I have a project (for a math class strangely enough...) to simulate an RLC bandpass filter (series RLC circuit, if that's important) using LTSpice IV that will pass frequencies between 10 Hz and 1.0KHz with a max 3dB damping, where at least -15 dB is reached at 10kHz. It's a pretty simple project, I think, but it's been a while since I've worked with RLC circuits and I'm finding that I'm getting a little more confused than I thought I would.

Before I began calculating I worked out the transfer function of this circuit to be (R/L)*s/(s^2+(R/L)s+1/(LC)) (using laplace transforms--I haven't inversed it yet. It's the transfer function that I am analyzing in spice). From w=1/LC and bandwidth=R/L I calculated that with a 1k resistor I'd need a .642uF capacitor and a .161 H inductor.

When I simulated in spice, I had to adjust these values, as expected, but I I ended up adjusting the capacitor value by quite a lot. I figured that I should leave the inductor value alone since every time I adjusted that I'd be changing both the natural frequency and the bandwidth, so I instead got the bandwidth to where I wanted it to be and adjusted the capacitor. In the end I have values for R=1.01k, L=.161 H and C=15.60 uF.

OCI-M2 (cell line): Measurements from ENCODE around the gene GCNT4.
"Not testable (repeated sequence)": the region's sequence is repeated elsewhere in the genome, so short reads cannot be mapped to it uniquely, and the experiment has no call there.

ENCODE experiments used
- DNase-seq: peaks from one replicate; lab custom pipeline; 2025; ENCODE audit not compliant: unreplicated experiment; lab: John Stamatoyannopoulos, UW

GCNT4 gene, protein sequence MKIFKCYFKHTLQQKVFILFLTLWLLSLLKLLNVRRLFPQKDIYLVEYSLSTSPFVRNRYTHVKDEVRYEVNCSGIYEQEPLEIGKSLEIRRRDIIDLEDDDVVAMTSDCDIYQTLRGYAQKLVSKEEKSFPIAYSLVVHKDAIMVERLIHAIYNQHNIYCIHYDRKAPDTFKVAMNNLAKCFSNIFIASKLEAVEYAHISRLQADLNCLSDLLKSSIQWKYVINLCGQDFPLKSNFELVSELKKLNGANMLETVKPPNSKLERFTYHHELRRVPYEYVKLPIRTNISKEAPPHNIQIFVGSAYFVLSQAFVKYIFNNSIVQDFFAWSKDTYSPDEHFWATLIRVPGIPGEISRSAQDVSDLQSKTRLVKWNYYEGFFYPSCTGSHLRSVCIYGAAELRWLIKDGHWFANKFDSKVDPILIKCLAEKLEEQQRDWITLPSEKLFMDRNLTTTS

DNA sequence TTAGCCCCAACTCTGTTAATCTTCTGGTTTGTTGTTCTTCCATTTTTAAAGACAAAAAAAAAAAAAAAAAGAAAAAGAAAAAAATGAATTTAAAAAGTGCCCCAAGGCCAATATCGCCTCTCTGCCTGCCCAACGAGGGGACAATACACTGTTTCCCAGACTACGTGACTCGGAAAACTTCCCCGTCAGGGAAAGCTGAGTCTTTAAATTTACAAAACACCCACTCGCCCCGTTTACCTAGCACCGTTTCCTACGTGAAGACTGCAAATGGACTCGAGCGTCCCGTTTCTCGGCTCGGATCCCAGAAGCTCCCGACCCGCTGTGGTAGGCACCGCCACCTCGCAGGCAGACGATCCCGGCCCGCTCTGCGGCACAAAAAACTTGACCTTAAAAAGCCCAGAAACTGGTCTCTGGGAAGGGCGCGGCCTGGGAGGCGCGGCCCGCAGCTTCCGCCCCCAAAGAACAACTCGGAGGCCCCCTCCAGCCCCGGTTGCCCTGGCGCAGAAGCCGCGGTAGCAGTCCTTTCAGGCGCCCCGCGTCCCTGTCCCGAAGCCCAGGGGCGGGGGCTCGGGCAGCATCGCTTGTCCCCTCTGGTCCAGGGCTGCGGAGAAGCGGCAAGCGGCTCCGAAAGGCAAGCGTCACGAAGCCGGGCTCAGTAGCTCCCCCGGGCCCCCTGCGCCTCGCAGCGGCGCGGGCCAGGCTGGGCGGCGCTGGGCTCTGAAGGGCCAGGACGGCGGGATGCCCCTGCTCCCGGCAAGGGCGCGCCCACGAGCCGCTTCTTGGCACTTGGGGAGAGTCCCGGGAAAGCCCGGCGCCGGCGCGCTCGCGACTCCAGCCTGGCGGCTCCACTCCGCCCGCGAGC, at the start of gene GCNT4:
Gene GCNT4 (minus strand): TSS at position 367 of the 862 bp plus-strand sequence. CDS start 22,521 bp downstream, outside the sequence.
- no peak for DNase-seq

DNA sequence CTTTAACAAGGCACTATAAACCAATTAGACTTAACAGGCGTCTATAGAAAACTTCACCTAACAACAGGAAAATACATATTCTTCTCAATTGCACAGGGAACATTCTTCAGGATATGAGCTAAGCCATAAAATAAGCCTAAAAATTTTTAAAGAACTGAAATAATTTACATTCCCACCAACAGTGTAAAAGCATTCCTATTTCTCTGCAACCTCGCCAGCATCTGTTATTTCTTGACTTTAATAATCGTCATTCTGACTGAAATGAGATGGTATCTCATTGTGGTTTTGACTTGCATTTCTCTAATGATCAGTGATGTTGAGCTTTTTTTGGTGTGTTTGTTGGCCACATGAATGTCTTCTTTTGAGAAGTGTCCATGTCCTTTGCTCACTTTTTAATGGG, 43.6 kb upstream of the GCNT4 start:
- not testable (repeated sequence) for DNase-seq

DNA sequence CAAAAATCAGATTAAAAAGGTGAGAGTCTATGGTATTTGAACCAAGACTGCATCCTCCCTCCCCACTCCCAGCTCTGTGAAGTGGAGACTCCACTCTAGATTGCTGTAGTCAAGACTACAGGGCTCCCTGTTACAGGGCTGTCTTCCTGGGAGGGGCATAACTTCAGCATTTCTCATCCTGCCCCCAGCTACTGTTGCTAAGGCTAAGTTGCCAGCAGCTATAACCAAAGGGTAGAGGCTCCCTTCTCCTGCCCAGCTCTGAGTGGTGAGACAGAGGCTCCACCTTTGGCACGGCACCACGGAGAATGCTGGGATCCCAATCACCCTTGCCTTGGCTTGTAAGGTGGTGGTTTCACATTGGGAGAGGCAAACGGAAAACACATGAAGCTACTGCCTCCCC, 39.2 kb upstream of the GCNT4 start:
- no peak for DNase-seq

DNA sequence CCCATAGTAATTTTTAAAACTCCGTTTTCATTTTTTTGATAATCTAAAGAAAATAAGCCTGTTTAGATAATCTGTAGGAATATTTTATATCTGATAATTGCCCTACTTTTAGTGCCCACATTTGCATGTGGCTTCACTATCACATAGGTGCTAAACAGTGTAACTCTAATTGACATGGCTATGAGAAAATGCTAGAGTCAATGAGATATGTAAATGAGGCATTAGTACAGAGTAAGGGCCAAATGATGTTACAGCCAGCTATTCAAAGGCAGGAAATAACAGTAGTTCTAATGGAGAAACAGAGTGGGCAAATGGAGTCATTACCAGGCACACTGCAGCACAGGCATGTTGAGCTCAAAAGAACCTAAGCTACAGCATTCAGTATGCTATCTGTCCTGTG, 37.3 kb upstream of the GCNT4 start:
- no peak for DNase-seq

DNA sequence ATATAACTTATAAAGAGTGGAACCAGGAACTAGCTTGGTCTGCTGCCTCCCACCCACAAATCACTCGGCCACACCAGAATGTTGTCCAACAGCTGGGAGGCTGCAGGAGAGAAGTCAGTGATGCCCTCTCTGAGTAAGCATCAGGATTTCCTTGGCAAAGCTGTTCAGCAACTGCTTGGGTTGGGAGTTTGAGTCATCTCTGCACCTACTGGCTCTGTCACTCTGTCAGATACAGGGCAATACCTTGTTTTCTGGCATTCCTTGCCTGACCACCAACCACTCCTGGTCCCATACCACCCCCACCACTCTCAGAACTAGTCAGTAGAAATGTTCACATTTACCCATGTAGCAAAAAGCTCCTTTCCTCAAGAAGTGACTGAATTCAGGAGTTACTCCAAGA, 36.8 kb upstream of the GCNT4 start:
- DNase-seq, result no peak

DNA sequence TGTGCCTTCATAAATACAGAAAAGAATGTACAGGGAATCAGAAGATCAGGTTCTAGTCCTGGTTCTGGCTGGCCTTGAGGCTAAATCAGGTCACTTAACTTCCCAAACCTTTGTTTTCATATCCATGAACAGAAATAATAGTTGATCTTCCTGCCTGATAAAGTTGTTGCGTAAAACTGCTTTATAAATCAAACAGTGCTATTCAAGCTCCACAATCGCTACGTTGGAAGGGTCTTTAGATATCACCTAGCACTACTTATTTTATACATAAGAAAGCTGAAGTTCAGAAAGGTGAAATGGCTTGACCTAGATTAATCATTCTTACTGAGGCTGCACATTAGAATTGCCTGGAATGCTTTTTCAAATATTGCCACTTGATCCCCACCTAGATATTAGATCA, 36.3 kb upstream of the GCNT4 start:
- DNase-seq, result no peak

My basic question is whether I am going about this in a very inefficient way and what process might an engineer use to solve this. The natural frequency of the circuit is now quite different and I'm wondering if in practical situations engineers will sacrifice the natural frequency for the correct bandwidth values or if perhaps there's a way of conserving both that I'm not thinking about.

My questions stem from the fact that while the project is developed for the electrical engineers in the class, I have not myself studied any sort of electrical engineering and so am unfamiliar with the correct process and any additional factors I should be trying to think about.

I do not know how to post pictures but if someone tells me how I can show what my graphs look like. Another issue I'm having is that the graph of the phase angle seems to have a slight hump in the middle--not at all as smooth as it looked like with the bandwidth was narrower.

Sorry if this is a long winded and confusing question--but any general advice on this would be very much appreciated.

cheers,

finley